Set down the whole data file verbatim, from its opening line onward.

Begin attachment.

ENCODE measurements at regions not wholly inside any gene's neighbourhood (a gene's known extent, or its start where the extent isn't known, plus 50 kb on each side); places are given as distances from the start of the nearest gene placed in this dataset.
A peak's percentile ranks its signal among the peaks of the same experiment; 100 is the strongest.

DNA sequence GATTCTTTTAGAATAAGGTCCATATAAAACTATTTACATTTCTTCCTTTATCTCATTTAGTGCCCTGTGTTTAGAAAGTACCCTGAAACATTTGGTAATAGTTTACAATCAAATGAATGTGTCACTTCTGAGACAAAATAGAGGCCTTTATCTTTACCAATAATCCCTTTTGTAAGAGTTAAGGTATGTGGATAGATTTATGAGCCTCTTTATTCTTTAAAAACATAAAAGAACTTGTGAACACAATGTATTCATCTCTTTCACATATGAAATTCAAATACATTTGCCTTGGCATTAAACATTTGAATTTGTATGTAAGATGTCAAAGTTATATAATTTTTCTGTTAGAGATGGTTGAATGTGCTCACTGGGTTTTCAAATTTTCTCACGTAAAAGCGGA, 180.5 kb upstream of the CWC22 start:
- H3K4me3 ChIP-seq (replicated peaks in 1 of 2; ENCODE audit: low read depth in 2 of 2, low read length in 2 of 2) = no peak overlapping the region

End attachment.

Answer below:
ENCODE measurements at regions not wholly inside any gene's neighbourhood (a gene's known extent, or its start where the extent isn't known, plus 50 kb on each side); places are given as distances from the start of the nearest gene placed in this dataset.
A peak's percentile ranks its signal among the peaks of the same experiment; 100 is the strongest.

DNA sequence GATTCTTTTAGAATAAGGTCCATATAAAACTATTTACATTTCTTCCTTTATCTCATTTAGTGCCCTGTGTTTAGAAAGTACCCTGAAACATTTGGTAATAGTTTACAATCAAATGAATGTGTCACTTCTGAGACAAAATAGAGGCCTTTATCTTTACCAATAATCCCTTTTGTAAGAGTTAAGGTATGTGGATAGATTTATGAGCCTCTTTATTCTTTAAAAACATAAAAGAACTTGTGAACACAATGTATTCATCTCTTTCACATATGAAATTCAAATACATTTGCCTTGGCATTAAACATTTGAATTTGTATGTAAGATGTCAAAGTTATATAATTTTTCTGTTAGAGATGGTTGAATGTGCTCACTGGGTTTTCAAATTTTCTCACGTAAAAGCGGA, 180.5 kb upstream of the CWC22 start:
- H3K4me3 ChIP-seq (replicated peaks in 1 of 2; ENCODE audit: low read depth in 2 of 2, low read length in 2 of 2) = no peak overlapping the region